Wikipedia Is Digitally 'Preserving' Items Destroyed in the Brazil National Museum Fire
Up to 20 million artifacts are thought to have been destroyed in a fire that ravaged Brazil’s National Museum in Rio de Janeiro last week. While those priceless items can never be recovered, Wikipedia is doing its part to preserve their memory in an online museum of sorts.
The online encyclopedia has made a public plea for crowdsourced photos of objects from the museum, Open Culture reports. In response, thousands of photos of colorful moths, Egyptian mummies, ancient masks, and more have been uploaded to the online archive, which you can view here.
“We’re asking people everywhere to join our global community and help the world recover from this collective tragedy,” Katherine Maher, executive director of the Wikimedia Foundation, wrote of the project.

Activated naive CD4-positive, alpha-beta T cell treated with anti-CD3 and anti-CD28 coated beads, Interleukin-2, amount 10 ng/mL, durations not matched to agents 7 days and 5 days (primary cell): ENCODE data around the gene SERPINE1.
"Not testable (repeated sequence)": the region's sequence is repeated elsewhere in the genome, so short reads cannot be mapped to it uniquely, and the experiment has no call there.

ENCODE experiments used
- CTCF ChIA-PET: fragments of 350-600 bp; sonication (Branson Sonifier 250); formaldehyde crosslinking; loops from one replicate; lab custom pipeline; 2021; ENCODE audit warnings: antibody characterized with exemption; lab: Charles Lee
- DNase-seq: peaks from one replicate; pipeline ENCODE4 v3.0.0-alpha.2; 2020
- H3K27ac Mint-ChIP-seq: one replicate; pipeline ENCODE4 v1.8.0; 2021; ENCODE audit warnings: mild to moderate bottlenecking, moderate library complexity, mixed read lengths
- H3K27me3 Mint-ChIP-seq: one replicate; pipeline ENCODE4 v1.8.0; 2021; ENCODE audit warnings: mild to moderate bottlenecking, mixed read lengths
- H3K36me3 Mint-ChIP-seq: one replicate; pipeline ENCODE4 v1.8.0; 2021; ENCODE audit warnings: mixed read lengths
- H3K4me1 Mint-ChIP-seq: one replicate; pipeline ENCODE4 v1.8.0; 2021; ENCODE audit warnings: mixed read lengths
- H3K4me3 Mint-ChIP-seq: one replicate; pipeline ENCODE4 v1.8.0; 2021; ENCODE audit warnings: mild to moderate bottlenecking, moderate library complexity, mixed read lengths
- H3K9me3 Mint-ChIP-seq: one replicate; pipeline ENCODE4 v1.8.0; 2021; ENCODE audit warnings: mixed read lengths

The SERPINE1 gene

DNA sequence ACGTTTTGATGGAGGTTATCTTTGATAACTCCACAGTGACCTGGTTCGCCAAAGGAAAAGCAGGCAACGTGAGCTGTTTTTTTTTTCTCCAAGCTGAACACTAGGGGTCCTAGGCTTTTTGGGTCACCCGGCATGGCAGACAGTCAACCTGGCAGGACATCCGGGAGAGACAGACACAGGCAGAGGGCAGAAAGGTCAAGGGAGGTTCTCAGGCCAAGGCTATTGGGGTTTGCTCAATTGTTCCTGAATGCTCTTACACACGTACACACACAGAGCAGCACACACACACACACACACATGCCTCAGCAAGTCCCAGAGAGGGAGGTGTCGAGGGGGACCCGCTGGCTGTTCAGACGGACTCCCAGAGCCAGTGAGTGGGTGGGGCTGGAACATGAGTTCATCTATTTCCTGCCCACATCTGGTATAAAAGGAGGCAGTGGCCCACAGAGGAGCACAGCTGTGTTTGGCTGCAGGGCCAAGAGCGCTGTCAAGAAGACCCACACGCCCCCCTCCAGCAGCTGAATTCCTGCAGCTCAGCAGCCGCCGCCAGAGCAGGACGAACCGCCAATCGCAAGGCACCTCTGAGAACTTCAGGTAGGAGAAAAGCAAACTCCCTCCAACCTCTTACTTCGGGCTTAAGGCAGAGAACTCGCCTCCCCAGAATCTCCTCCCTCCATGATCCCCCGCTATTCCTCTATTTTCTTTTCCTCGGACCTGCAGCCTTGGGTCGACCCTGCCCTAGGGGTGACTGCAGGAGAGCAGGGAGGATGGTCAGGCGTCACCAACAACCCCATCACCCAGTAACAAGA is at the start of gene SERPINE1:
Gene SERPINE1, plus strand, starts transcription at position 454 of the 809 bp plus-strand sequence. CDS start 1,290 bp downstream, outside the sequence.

The building housing the National Museum (Museu Nacional in Portuguese) had been crumbling following massive cuts in government funding, which left it without sprinklers or fire protection systems. It was still an important and beloved institution, though. As Brazil’s oldest museum and Latin America’s largest natural history museum, it contained important historical objects like dinosaur skeletons, Greek vases, audio files of extinct languages, and an 11,500-year-old human skull.
While user-submitted photos are helping to preserve history, few of the photos have any information or description attached to them. Scholars and knowledgeable Wikipedia editors will be needed to fill in the blanks. A group of local students are organizing similar crowdfunding efforts, and other organizations like National Geographic and UNESCO have pledged their support for museum restoration efforts.
[h/t Open Culture]